Favorite thing: It's almost impossible to believe that wall frescoes survived the burial of ash and lava at the eruption of Mt. Vesuvius, but they did and are there for you to see for yourself! Just as some enjoy making their home showplaces today, the people of Pompeii did as well.
The Pompeian Styles are four periods described by the German archaeologist August Mau during the excavation in Pompeii in the 19th century.
The First style was used from the 2nd century B.C. until 80 B.C.. It is characterised by the simulation of marble and the use of vivid colour.
The Second style is an architectural style and it was used since 1st century BC, where walls were decorated with architectural features and trick of the eye compositions. It is characterized by use of relative perspective to create trompe l'oeil in wall paintings. By the end of this style was introduces paintings of landscape which provided a stage for mythological stories, theatrical masks, or decorations. The predominant colours of this style are white, red, yellow, green, and magenta.
The Third style is the ornate style and it was used around 20-10 B.C.. It leaves room for more figurative and colorful decoration, with an overall more ornamental feeling, and often presents great finesse in execution. It obeyed strict rules of symmetry dictated by the central element, dividing the wall into 3 horizontal and 3-5 vertical zones. Delicate motifs of birds or semi-fantastical animals appeared in the background.
The Fourth style revives large-scale narrative painting and panoramic vistas, while retaining the architectural details of the Third Style. The colors warm up once again, and they are used to advantage in the depiction of scenes drawn from mythology.
Favorite thing: Make sure and take the time to go inside the residences and discover all the wonderful frescoes. Like my first pic and favourite inside the house of Octavius Quartio, maybe a mini temple to Gods of fertility and well being. My second pic was taken just nearby there and thought maybe this was a painting of the woman of the house. The third pic was a house near the Teatro Grande.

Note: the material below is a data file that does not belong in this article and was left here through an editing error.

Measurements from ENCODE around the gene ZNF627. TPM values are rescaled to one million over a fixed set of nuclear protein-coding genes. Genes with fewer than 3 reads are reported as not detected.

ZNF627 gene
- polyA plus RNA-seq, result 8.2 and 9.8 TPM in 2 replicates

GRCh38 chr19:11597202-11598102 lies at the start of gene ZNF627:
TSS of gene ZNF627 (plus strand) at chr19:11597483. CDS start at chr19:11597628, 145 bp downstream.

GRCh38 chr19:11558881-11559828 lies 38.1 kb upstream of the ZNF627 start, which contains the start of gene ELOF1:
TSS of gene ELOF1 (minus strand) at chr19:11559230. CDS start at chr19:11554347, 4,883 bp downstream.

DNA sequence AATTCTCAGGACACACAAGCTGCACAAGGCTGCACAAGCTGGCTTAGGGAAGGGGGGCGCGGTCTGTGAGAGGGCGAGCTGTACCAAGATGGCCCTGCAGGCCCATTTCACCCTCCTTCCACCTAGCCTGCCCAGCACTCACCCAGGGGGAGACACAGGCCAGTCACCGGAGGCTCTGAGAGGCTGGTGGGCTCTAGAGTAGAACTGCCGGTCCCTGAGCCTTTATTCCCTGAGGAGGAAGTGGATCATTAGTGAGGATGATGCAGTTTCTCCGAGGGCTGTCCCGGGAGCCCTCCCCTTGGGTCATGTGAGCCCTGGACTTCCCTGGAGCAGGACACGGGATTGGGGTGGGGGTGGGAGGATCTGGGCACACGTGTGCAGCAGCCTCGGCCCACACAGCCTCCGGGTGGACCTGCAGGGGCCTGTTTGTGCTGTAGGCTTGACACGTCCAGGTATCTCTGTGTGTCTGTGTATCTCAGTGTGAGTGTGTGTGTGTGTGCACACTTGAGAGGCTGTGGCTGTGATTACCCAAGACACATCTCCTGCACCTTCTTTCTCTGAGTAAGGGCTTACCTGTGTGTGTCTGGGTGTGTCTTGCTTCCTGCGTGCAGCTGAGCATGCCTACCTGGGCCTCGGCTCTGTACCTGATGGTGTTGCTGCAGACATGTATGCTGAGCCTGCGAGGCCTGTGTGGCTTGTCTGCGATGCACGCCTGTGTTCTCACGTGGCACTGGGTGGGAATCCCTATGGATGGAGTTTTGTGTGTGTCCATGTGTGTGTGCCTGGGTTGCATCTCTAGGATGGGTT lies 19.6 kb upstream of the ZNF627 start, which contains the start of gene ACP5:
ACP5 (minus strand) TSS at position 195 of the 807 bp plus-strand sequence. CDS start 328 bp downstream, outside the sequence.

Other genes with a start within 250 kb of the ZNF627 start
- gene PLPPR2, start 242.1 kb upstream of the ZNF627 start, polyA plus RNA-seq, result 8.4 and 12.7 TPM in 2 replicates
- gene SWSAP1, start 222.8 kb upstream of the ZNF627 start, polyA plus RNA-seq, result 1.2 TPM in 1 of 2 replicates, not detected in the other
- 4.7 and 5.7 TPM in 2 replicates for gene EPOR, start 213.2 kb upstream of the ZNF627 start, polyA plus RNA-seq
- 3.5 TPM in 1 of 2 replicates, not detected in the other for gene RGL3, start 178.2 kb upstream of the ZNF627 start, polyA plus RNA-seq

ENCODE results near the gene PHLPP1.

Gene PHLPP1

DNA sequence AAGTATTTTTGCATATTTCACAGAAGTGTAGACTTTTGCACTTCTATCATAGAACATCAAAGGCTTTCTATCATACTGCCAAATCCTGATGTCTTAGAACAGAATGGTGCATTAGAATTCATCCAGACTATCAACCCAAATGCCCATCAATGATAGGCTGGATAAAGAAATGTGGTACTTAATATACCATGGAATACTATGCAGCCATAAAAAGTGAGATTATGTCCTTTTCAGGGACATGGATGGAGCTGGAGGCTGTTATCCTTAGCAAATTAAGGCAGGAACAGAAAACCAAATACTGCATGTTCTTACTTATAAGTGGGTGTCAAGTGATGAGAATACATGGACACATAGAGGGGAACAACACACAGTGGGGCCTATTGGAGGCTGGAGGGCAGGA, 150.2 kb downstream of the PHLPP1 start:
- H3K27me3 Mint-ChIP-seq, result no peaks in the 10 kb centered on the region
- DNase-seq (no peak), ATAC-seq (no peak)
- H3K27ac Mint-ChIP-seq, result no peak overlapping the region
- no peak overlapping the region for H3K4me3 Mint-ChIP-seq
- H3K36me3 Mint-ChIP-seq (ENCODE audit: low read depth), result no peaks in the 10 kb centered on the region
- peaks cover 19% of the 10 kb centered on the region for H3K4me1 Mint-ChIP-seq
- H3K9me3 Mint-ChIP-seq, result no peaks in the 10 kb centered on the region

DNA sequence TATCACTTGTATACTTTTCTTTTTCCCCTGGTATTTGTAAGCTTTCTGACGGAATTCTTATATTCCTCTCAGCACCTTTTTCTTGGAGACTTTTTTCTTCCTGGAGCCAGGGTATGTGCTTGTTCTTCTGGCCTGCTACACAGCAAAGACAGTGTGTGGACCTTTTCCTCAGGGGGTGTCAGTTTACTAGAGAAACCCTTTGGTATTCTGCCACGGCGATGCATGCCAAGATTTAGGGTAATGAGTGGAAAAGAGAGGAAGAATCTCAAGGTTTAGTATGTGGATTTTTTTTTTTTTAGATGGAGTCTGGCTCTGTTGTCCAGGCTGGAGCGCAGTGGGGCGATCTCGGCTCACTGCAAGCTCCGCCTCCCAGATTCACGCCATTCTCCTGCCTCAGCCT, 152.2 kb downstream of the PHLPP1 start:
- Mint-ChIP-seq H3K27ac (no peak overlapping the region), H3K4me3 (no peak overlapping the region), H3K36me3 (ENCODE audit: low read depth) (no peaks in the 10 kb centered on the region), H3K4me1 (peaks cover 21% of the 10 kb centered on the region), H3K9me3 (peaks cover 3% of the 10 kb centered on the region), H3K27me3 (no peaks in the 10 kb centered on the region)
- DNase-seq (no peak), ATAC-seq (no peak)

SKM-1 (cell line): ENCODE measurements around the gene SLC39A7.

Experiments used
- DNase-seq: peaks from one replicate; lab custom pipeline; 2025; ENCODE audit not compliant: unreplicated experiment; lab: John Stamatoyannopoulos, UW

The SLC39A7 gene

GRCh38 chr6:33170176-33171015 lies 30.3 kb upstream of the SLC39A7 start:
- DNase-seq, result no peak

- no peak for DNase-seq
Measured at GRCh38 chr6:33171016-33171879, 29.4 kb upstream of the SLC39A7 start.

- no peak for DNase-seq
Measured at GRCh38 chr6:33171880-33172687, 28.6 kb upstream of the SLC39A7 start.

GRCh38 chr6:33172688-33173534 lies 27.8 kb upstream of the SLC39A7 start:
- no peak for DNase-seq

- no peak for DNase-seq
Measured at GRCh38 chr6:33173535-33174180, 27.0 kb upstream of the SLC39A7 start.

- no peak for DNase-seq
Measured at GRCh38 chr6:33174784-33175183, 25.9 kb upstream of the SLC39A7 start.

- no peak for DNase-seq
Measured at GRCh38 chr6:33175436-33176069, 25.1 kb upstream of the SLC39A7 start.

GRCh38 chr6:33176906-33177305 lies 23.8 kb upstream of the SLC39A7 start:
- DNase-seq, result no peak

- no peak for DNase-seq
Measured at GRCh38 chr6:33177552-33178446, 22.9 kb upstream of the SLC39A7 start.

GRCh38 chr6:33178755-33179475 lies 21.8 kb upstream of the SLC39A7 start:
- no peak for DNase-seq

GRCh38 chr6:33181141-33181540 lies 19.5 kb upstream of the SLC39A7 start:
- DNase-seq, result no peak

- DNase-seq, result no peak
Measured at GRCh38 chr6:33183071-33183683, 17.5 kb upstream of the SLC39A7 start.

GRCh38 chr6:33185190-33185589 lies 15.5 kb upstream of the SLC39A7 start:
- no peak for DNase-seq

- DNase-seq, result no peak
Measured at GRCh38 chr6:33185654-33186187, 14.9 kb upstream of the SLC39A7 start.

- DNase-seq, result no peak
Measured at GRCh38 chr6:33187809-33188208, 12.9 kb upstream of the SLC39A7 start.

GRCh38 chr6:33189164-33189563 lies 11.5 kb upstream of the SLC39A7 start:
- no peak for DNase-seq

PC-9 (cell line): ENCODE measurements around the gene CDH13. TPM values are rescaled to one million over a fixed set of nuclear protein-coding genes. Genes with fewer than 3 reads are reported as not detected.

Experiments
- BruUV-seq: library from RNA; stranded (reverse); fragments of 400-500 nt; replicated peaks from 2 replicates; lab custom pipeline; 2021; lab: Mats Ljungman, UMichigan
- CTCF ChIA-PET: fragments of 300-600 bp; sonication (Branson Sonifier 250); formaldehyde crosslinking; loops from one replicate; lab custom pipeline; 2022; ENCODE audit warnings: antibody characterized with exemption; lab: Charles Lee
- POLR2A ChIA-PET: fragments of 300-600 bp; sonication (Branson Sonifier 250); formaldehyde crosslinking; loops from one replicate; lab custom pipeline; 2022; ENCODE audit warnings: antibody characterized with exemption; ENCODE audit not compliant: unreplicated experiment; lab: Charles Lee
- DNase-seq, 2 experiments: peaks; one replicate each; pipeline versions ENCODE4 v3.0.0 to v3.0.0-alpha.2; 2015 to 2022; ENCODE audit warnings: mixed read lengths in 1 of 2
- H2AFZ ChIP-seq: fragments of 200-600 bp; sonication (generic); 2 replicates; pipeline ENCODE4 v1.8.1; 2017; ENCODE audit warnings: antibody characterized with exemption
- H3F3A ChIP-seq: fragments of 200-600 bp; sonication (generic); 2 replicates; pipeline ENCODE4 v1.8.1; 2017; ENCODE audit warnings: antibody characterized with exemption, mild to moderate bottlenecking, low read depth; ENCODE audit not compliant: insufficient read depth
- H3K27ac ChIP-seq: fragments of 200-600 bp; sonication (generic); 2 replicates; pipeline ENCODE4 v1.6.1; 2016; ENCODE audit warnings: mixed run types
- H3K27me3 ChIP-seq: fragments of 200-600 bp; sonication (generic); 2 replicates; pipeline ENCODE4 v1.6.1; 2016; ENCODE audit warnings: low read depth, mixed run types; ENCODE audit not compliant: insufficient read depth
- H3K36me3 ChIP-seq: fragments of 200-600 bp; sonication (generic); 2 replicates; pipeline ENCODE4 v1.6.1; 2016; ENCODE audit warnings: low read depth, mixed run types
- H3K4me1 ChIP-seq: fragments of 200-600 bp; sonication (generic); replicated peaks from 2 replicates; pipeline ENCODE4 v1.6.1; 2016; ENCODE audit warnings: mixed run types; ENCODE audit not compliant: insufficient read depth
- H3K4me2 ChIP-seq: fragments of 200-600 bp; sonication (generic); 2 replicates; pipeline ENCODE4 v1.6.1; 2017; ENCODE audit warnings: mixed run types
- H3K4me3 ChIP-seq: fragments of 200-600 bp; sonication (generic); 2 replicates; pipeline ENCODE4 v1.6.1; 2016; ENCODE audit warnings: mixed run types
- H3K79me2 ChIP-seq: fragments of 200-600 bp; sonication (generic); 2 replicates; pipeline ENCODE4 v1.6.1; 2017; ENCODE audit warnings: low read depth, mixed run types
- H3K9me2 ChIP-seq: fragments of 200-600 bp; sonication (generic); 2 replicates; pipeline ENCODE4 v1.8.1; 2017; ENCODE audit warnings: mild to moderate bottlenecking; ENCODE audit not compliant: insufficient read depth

Here's anothe painting from the House of Venus on the Shell that I liked.
Another house renowned for its rich paintings and one not to be missed next time is the House of Vetti - be warned though many paintings can be explicit in nature
If the art work in Pompeiis of interest to you then check this great website:
Favorite thing: Paintings like the one above were painted directly on the walls and covered the walls in nearly all the houses we saw. Some paintings depict gods and mythical figures, others were sexually explicit and downright bizarre.
On the exedra's pavement in the first peristyle, an enormous mosaic (5.12 X 2.77 m.) picturing the battle of Issos (333 B.C.) between Alexander the Great and Darius III of Persia. It is probably the mosaic copy of a famous painting of the Greek painter Philossenos (fourth century B.C.); a million and a half tiles were needed for its execution.
Fondest memory: I took this photo of the excavated original in the Archeological Museum in Naples
Pompeii’s version of Venus.
It's a wall painting with the colours still intact.
I have no need for the decorations back home to last this long, but I wouldn't mind if the painting on my house did last at least a little longer hahaha
The house of the Venus with the Shell is so-called due to this painting on the back wall.
Such vivid colours still after all these years - its so amazing.
This is wall decorations inside a home they dug out.
Wonder what kind of paint they used since it lasted so long. They realy decorated to last....